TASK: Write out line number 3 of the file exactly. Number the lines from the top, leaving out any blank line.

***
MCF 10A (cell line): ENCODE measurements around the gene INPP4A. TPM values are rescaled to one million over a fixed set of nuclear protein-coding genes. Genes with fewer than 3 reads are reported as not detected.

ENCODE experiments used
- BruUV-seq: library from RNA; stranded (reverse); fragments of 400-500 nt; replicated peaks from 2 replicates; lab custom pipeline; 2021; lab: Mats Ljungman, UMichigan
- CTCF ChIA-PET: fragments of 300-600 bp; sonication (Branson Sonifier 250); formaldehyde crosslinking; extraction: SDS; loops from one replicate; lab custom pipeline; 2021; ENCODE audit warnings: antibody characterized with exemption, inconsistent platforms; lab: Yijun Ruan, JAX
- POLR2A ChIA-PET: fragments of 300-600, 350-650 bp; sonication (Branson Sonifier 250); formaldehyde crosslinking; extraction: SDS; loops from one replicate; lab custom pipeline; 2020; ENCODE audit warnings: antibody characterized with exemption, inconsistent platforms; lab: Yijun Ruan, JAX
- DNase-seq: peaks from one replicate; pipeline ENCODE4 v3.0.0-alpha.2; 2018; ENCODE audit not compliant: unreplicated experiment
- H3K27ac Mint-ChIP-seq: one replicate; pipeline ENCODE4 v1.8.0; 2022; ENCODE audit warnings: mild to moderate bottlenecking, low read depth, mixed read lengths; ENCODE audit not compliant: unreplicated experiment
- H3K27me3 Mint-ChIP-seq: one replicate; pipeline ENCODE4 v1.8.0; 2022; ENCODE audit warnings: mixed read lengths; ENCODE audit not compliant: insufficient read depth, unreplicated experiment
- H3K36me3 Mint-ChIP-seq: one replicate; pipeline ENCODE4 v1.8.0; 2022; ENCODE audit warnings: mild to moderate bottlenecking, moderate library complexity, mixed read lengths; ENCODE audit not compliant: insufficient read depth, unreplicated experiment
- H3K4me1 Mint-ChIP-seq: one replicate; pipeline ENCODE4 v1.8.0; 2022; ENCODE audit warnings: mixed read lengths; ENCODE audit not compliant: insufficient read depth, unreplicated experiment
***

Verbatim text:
- BruUV-seq: library from RNA; stranded (reverse); fragments of 400-500 nt; replicated peaks from 2 replicates; lab custom pipeline; 2021; lab: Mats Ljungman, UMichigan